Paula Deen is an expert on fried chicken. As a bona fide, down-home, down-South chef, she can also teach you how to peel a shrimp – and how to make sweet potato balls without getting marshmallow all over your hands. Some of Deen’s best recipes are the timeless ones we all love.
Thomas (not Timothy!) Keller of Napa Valley won Best California Chef in 1996 and Best Chef in America in 1997. Keller served as a consultant for the Pixar animated film Ratatouille, and in the process designed a fancy layered version of – you guessed it – ratatouille (“confit byaldi”) for the characters to cook. Again, timeless proved best.
When asked about the ten most timeless recipes ever, freelance recipe tester Kemp Minifie included an Asian pulled pork burger and a double-chocolate layer cake on her list. Ruling out even the French coq au vin,“timeless is not the same as classic,” concluded Minifie.
My friends, the Bible is timeless. But one of the things that can get in the way of our right interpretation of a passage is that we are not.
As much as possible we must rid ourselves of our 21st century cultural (and other) trappings and – to the best of our ability – attempt to interpret a passage in the light of the original situation in which it was written. The cultural and historical gap is a major difficulty in sound interpretation. So as interpreters our task becomes to uncover and understand the cultural intention of the author before we try to translate the passage into a more contemporary context.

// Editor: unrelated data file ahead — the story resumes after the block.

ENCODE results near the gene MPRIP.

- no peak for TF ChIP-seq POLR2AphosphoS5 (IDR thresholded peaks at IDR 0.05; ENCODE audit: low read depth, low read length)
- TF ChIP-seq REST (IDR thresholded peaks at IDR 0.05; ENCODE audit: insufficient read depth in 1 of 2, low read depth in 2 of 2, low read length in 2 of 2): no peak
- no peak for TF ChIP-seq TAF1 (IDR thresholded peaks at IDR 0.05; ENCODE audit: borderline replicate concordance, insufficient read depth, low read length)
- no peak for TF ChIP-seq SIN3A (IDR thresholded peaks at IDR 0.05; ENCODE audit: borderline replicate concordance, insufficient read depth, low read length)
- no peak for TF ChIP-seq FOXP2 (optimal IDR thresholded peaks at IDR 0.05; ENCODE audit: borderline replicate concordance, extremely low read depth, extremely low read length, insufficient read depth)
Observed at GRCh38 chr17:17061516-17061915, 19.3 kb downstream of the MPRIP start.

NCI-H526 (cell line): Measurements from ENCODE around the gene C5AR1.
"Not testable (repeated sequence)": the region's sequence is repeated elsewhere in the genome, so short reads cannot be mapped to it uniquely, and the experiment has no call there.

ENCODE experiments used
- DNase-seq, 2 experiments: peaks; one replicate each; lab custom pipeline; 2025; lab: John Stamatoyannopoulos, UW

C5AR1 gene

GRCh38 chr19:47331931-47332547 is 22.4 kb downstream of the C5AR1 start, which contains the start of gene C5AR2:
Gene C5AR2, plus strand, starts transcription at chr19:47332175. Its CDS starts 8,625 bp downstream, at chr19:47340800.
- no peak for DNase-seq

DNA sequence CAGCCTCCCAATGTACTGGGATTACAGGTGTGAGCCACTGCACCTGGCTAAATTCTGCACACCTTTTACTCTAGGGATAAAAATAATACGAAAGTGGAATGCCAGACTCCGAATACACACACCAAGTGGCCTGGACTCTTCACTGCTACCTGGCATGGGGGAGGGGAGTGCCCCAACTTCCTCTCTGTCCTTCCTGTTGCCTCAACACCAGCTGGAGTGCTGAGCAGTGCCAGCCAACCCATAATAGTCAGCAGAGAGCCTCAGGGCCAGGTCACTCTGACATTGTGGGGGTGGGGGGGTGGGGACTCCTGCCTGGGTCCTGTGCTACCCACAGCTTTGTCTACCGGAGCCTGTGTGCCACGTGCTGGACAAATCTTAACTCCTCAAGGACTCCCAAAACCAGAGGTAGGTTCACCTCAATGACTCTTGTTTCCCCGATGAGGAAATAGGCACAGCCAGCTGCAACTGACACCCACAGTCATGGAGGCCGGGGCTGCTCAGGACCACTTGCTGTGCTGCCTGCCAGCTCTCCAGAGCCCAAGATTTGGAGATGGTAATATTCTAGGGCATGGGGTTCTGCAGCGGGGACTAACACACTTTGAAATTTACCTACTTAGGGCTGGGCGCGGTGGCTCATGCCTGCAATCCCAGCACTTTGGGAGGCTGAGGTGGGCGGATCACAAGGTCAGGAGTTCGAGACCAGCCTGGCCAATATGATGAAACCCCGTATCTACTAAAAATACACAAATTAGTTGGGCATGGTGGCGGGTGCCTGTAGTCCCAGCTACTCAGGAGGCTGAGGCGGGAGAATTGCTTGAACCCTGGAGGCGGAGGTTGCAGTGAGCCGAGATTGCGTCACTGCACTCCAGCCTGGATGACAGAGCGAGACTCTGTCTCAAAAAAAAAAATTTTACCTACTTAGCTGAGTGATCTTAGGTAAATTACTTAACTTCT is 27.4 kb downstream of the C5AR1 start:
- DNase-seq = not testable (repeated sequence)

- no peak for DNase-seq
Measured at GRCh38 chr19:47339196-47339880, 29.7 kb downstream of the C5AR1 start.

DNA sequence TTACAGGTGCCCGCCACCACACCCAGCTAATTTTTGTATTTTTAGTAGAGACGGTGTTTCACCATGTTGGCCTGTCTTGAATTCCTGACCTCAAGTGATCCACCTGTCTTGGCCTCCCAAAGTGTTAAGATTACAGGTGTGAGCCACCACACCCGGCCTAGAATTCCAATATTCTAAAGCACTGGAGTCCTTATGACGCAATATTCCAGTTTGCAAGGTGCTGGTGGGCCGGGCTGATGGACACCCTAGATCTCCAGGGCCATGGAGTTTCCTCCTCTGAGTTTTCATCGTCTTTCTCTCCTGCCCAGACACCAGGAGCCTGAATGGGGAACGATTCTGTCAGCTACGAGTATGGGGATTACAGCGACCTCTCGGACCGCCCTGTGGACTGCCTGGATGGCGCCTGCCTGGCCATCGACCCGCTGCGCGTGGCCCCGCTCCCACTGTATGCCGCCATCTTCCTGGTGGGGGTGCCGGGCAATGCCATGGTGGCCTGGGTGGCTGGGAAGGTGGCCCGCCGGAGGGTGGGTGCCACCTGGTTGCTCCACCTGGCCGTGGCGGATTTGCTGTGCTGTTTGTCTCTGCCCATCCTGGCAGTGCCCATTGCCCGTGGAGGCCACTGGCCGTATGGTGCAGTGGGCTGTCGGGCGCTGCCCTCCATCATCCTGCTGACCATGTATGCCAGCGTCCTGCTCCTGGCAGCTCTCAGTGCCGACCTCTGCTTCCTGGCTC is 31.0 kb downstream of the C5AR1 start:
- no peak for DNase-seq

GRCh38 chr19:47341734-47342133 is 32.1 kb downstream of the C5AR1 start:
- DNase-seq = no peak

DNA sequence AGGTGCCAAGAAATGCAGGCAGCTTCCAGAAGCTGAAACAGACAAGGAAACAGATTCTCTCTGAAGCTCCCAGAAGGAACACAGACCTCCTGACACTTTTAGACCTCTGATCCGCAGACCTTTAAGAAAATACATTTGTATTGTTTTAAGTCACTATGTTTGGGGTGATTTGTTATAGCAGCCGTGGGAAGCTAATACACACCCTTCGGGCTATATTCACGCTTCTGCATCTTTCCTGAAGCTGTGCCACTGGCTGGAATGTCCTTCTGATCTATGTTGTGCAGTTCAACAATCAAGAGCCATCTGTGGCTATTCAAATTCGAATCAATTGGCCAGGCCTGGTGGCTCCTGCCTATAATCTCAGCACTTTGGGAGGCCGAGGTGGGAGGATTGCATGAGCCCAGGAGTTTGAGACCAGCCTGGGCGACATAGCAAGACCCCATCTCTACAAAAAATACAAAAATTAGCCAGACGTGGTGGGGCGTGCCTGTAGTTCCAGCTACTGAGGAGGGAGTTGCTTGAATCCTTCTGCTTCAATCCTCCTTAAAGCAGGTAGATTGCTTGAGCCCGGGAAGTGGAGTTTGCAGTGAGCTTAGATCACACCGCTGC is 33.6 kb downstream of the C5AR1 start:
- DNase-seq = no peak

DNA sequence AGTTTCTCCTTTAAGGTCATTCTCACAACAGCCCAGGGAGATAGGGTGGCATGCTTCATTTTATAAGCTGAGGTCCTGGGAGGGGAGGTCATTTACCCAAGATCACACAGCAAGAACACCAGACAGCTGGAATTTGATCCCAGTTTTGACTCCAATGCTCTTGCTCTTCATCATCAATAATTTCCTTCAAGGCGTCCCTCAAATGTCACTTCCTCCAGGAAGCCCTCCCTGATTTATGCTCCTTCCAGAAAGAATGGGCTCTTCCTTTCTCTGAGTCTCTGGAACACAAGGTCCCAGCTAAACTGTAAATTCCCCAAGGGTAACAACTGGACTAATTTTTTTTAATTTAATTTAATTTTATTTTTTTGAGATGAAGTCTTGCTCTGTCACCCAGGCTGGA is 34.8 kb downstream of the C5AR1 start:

Carefully look for cultural elements in the text. Are there references to specific people or events or customs or social practices? If there are, dive in and do your homework. Are there important geographical references (cities, towns, rivers, mountains, and the like)? If we put our nose to the grindstone, perhaps we can make much of a political or social context that will shed important light on the meaning of a Bible passage.
When we understand the history behind a passage, we are well on our way toward building a foundation upon which to understand a text of Scripture.
As we feed on God’s Word, we need to ask ourselves – regularly – these types of questions:
- Why is this worded in this specific way?
- What historical factors lie behind the form of this text?
- Is this wording customary or atypical?
- In the original cultural setting, was this ordinary or unusual?
- Why was this written?
- Why was this written like this?
- Who were the original recipients (or hearers) of this?
- What did this mean to the people to whom it was written (or spoken)?
- What did the writer intend to say in this particular context?
Just for fun, chew on these specific examples: Why were the Galatians easy victims for the Judaizers? Why did the church at Corinth tolerate sexual impurity? What kind of church received the Epistle to the Hebrews?
We’re cooking up a storm now, friends! I’m so glad that you’re in the kitchen with me.